Malkin wants 'many more' years with Pens
Evgeni Malkin went home to get it.
He spent 119-day NHL lockout playing hockey with his hometown Metallurg Magnitogorsk of the Kontinental Hockey League. Childhood friends attended every Metallurg home game, after which Malkin always devoured borscht at his parents' house.
“My mom came to every (home) game,” Malkin said Tuesday after the Penguins' final full practice of an abbreviated training camp.
The Russian road was rougher.
Some of Metallurg's closest opponents played in cities five hours away by plane. Often, Malkin was greeted at the team hotel by a horde of fans wanting autographs — and they also showed up at restaurants.
Games provided solace, especially because his two great NHL friends, Sergei Gonchar (Ottawa) and Nikolai Kulemin, were Metallurg teammates. However, his standing as the world's finest hockey player made Malkin a constant postgame target of traveling Magnitogorsk reporters and the local media in every city that welcomed Metallurg.
“I understand now how hard it is for Sid,” Malkin said, referring to Penguins teammate Sidney Crosby. “He does such a great job. It is hard. I get it.”
Malkin was the face of Metallurg and the KHL, as Crosby is the Penguins and the NHL.
Admittedly, Malkin “started slow” with Metallurg, but he was second in KHL scoring when the NHL lockout tentatively ended Jan. 6. He finished that season with 23 goals and 65 points in 37 games.
Over the last 12 months, playing in the NHL and KHL — widely regarded as the planet's two finest leagues — Malkin has scored 55 goals and recorded 133 points in 75 games.
During the lockout, Crosby described the level at which Malkin has played as “awesome.”
“Geno, really, can do whatever he wants when he's playing his game,” Crosby said. “What he did last season was pretty incredible when you think about it.”
For the uninitiated, or anybody who may have simply put Malkin out of mind when he was out of sight and out of the country, a recap of his last NHL season:
He missed seven of the Penguins' first 11 games, his surgically repaired right knee having flared up in the second game at Calgary. By the date of Crosby's heralded return from concussion symptoms Nov. 21, Malkin had produced five goals and 14 points in 13 games.
He finished with 50 goals, a career best, and 109 points in 75 games — or 45 goals and 95 points over his final 62 contests, a 1.53 per-game average during that span.
“And he did that after tearing two ligaments (anterior and medial collateral),” Penguins defenseman Brooks Orpik said about Malkin's injury in February 2011.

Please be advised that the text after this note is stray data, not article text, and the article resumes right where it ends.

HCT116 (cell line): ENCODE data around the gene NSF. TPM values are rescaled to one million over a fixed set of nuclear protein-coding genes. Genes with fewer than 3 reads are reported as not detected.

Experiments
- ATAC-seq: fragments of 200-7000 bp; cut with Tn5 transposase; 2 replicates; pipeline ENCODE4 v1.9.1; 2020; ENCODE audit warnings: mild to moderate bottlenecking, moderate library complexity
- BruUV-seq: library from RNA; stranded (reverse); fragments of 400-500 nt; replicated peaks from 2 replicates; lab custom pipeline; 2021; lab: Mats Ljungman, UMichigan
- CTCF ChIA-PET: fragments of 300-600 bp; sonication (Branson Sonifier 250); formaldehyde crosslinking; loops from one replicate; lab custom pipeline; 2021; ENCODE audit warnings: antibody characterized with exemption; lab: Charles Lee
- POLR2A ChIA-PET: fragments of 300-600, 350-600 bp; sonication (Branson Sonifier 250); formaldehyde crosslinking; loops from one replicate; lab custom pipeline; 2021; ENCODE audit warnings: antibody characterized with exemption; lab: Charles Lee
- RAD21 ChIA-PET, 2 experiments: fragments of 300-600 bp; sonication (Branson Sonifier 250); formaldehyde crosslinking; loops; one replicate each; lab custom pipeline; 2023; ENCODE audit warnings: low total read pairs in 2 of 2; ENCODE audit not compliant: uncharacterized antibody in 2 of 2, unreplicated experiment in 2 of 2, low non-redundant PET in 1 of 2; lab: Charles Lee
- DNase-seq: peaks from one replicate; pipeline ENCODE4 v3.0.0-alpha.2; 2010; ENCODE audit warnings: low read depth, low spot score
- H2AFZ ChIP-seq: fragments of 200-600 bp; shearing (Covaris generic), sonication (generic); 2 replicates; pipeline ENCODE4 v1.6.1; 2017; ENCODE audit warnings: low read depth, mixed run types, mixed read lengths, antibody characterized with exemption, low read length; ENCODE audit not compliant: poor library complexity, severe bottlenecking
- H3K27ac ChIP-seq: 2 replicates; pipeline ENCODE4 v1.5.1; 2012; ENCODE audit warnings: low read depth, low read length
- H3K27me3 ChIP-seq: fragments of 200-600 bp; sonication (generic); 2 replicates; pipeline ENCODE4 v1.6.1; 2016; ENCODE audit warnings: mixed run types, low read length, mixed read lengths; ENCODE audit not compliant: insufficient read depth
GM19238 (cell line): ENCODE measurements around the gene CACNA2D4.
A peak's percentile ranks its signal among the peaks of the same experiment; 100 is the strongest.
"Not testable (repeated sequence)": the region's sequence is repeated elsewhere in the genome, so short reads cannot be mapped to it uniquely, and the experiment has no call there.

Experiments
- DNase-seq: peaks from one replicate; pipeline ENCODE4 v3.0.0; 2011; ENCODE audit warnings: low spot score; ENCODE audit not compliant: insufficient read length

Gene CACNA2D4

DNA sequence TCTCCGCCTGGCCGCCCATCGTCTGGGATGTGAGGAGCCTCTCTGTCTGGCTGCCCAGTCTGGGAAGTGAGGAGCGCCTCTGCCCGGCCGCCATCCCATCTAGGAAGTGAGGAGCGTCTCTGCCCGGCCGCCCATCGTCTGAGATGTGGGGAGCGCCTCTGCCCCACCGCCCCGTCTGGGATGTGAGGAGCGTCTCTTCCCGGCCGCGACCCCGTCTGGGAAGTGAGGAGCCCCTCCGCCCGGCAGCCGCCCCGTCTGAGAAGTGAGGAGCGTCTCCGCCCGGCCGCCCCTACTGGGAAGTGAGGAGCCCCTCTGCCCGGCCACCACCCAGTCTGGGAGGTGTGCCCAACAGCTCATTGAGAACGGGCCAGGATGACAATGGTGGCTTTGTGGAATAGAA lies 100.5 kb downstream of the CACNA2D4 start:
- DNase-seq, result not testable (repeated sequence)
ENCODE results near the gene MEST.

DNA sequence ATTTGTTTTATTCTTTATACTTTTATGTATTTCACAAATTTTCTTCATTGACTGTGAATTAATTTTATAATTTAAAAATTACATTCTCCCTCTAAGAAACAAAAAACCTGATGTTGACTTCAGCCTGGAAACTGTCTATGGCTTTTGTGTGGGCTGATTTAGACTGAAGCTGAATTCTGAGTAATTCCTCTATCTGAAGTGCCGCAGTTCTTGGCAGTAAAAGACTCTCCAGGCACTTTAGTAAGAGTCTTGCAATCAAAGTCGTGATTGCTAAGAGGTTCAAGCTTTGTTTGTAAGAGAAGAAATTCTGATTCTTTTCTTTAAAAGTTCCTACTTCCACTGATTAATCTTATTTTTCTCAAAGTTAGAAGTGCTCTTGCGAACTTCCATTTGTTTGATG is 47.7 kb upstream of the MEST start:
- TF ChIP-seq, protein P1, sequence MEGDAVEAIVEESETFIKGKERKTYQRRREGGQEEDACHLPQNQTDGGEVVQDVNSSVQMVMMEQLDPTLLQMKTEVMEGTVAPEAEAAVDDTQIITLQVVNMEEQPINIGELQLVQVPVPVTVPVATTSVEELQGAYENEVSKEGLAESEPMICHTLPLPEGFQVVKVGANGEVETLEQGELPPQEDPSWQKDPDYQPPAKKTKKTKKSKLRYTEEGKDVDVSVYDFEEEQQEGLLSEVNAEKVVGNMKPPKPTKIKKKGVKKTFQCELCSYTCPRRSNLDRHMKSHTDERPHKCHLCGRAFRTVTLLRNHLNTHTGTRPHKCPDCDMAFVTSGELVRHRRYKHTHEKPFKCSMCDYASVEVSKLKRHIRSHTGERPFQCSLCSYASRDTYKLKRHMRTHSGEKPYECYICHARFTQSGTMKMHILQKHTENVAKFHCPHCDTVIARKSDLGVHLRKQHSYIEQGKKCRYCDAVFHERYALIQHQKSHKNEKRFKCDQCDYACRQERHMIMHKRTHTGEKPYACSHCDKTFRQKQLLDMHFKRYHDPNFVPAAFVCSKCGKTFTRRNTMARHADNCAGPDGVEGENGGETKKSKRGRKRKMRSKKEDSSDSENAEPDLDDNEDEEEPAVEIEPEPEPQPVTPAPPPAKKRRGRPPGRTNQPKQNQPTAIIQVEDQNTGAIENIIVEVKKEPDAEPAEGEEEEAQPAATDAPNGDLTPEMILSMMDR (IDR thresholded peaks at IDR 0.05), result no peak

“People act like what (Minnesota Vikings running back) Adrian Peterson did after his knee injury was amazing. They don't realize Geno did the same thing, and basically wasn't right for the first two months last season.”
Malkin no longer wears protective gear on the right knee. He again welcomed Penguins strength and conditioning coach Mike Kadar to Moscow over the summer to oversee offseason training.
Malkin lives in Moscow because he can easily get lost in Russia's capital, which is home to about 11.5 million. Magnitogorsk, where his parents and brother, Denis, still live, is a city of about 407,000.
“He never wants to be the biggest man in town,” said Gonchar, who shares a floor of an apartment complex with Malkin in Moscow.
Malkin felt like the biggest man in every KHL town Metallurg visited, save for Moscow.
He was not just a two-time NHL scoring champion, the reigning MVP, or a winner of the Stanley Cup. He is a fiercely proud Russian who led the national team to a 2012 World Championships win, leading the tournament in scoring.
“He's like a hero there,” Kulemin said of Malkin in Russia.
Malkin has nearly reached that status in Pittsburgh, the only city other than Magnitogorsk he has called home. Both cities are known for being the steel capitals of their respective countries. The people of each are proudly provincial, and they treat their brightest hockey stars as civic institutions.
That is not an honor made for Malkin, who Gonchar described as “smart, funny, big-hearted, but also very private.”
“Evgeni would like to play hockey, and he can be the best hockey player,” Gonchar said. “But maybe he would like best to do it out of the spotlight.”
Malkin, though, can no longer stand in the shadows — and not because he is 11th all-time in NHL history with 1.23 points per game, the high for any Russian.
Malkin will turn 27 on July 31.
By then, he likely will have either signed one of the richest contracts in Pittsburgh sports history or be uncomfortably heading down a path toward becoming the most coveted free agent in hockey.
The Penguins, because of the new NHL labor contract, can offer Malkin a maximum eight-year extension that could total about $102.9 million. General manager Ray Shero has been directed by ownership to keep Malkin with the Penguins through the duration of his career.
The thought of that possibility — playing alongside Crosby and annually chasing the Stanley Cup — drew a wide smile from Malkin on Tuesday.
A pause quickly followed.
“We'll see,” he said. “(I) can't say what will happen. I want to play in (the) NHL. Two years left on (my) contract, but I want to play in (the) NHL.”
Malkin stressed that by in the NHL, he specifically meant “with Pittsburgh.”
Still, there is the dangling carrot of a tax-free, whopping-cash contract in the KHL.
“(I will) not talk about it,” Malkin said of his future. “I play for Pittsburgh for two more years. Of course, I hope more. Many more.”
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